# Sum of medians or median of sums

I am estimating the total consumption of a community of species.

I have a dataset of total consumption for a given species based on population density and average energetic needs. This is related to body mass. I run a mixed effect MCMC model of logConsumption ~ logBodyMass, that includes phylogeny of the species as random effect. From this I have a posterior distribution of 1000 samples of consumption per species. Which I exponentiate to get the actual values and not the logged transformed values. Therefore the 1000 estimates for each species will be a right-skewed distribution.

From this dataset I want to calculate the total consumption for any given community of species. I have chosen to use the median instead of the mean since that is less affected by the skewed distributions. For any given community I get different results if I: Method 1: Estimate the median consumption per sample for the species list and then then sum them, or: Method 2: Calculate the median consumption per species first, and then take the sum of medians for the particular species community.

1. Is method 1 wrong?
2. Is one method better than the other?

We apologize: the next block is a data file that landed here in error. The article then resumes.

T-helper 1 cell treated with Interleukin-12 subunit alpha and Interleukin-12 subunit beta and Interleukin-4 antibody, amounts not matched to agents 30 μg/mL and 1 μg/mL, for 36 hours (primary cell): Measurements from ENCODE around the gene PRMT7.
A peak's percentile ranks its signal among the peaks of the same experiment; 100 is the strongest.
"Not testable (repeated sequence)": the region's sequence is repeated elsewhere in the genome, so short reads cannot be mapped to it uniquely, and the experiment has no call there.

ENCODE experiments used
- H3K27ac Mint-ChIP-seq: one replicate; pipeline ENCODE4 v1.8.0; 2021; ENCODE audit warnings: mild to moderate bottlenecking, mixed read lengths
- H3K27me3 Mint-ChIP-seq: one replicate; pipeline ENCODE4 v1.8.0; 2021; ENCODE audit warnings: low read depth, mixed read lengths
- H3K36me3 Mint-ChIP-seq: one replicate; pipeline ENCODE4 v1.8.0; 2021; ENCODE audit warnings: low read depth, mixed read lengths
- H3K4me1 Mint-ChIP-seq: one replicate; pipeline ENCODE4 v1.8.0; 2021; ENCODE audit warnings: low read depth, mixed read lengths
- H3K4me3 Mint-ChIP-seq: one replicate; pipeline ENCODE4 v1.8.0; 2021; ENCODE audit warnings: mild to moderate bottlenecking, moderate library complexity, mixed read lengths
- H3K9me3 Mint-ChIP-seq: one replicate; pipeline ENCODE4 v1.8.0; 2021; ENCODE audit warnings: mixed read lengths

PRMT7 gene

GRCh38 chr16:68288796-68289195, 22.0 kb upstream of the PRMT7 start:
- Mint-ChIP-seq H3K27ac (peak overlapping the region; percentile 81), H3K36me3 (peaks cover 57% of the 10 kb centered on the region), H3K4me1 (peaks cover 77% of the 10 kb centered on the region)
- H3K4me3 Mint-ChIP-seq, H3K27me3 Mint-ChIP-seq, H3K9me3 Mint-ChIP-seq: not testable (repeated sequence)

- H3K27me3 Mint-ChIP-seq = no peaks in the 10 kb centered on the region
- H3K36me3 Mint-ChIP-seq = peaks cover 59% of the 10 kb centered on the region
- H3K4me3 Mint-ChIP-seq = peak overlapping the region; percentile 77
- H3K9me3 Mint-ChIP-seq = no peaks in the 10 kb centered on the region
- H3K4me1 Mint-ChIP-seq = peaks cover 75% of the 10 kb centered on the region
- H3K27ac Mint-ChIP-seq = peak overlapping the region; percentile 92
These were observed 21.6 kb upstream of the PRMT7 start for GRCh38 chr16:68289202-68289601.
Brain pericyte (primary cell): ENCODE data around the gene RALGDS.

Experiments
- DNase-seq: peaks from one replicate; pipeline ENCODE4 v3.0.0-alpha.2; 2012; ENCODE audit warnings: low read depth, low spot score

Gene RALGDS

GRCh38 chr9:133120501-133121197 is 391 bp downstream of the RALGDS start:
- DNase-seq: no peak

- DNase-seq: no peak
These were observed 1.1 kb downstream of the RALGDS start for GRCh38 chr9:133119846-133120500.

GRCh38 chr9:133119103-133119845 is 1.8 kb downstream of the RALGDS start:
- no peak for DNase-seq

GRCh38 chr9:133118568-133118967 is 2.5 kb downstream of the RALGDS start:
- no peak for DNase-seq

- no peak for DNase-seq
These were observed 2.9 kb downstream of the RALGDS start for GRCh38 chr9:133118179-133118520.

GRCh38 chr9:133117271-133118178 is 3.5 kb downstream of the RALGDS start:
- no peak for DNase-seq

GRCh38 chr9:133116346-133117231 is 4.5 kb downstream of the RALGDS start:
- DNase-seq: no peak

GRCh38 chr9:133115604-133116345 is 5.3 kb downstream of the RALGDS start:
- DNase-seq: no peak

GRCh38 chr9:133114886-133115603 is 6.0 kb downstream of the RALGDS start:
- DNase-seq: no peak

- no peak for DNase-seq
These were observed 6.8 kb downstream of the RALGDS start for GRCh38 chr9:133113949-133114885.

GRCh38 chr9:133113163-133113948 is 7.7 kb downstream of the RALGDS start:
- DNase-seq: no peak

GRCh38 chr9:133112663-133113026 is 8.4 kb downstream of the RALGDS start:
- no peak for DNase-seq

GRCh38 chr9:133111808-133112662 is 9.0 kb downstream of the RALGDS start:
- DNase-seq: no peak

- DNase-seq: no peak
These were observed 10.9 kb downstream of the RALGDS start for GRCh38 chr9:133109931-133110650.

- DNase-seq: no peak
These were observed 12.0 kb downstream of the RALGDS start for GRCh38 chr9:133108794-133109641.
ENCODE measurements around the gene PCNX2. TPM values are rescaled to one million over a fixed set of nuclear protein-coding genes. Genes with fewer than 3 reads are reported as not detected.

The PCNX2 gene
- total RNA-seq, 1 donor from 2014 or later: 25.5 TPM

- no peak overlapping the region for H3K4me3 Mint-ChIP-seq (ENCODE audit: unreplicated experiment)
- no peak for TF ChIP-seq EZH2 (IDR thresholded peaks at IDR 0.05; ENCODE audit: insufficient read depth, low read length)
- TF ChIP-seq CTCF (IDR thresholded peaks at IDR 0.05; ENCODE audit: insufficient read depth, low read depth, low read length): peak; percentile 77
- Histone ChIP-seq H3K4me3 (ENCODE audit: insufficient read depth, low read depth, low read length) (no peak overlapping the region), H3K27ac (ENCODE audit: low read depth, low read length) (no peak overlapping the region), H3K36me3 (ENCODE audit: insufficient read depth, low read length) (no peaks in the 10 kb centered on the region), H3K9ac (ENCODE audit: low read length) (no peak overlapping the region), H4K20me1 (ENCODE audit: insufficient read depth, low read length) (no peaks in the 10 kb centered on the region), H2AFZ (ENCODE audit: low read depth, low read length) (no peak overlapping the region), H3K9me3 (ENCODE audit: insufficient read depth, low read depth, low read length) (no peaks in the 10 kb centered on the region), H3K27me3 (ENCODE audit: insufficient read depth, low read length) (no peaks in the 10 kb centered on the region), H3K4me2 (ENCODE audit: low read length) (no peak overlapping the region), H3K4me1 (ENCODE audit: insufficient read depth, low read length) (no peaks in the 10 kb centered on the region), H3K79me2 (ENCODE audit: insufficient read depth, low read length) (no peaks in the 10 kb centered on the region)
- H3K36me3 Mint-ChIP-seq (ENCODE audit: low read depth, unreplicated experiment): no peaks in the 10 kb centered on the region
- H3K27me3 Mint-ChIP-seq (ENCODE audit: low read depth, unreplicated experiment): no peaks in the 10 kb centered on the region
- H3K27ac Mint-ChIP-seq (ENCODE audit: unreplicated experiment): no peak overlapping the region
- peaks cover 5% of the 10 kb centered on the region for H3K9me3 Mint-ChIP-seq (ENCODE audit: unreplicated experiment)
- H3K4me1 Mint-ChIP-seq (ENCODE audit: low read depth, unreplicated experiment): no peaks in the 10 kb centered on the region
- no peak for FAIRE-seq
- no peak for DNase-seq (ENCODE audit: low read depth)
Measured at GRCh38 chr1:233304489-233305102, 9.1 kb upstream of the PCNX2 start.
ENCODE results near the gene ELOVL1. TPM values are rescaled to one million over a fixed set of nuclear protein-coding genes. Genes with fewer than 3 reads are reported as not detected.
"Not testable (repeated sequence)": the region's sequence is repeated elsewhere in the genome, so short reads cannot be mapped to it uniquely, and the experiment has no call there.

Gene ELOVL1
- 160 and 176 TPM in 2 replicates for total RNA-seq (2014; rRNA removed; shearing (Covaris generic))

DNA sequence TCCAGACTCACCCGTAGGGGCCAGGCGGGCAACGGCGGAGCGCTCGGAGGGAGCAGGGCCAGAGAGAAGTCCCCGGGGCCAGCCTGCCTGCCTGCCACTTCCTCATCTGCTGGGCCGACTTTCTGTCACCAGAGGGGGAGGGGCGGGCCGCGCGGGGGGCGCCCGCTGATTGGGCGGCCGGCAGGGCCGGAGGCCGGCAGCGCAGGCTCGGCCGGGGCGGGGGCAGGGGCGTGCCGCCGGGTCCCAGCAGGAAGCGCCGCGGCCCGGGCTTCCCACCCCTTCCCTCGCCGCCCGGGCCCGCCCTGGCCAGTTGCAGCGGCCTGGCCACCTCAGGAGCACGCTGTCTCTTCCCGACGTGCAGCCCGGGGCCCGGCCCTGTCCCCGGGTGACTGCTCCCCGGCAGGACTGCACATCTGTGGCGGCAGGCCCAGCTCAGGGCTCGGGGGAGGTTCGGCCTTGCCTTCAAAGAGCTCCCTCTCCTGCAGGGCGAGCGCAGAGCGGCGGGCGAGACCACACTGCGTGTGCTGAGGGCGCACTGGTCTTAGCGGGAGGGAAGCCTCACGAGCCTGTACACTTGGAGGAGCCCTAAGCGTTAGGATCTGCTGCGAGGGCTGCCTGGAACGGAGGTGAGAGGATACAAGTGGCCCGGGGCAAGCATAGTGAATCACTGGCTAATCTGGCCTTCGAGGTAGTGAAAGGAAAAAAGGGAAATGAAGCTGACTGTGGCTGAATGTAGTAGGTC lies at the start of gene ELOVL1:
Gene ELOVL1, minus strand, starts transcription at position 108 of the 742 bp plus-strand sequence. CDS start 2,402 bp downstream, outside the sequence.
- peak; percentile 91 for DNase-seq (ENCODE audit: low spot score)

3. What measure is the best to show uncertainty for the community. Standard deviation is not good when I use medians I assume?
4. Should I have used means instead? Since then the order doesn't matter?

Code example below. Method 2 is always larger.

# A simple simulation of 1 cell, 10 species, and 100 samples of consumption
# Code in R

set.seed(42)

# Number of species
species <- 1:10

# For one grid cell simulate 100 consumptions per species (log-distributed)
consumption <- sapply(species, function(.) rlnorm(100, meanlog = log(.), sdlog = 1))
# 10 columns (1 for each species)
# 100 rows (1 for each sample of the right skewed distributions)

# METHOD 1:
# Calculate median species consumption across simulations
species.medians <- apply(consumption, 2, median)
# Find median consumption in cell
(total.consumption.1 <- sum(species.medians))
[1] 55.3787

# METHOD 2:
# Calculate total species consumption per cell per simulation
cell.sums <- apply(consumption, 1, sum)
# Find median consumption across all simulations
(total.consumption.2 <- median(cell.sums))
[1] 78.89258

# Increase: (New method will always produce a larger number)
(total.consumption.2 - total.consumption.1)/total.consumption.1*100
[1] 42.46014

• They are not the same. Could you tell use more on what exactly are you trying to achieve? What is your data? What is the research question?
– Tim
Jan 9, 2023 at 13:33
• I read that. But I am still not sure what the correct method is. I am leaning towards method 2. I have data on animal biomass consumption per species (a posterior distribution with 1000 samples), and I have different species assemblages. I want to calculate the total community consumption. Jan 9, 2023 at 13:40
• For a more detailed answer, you'd need to give us more details about your research, as stated above. Please edit the question for the details.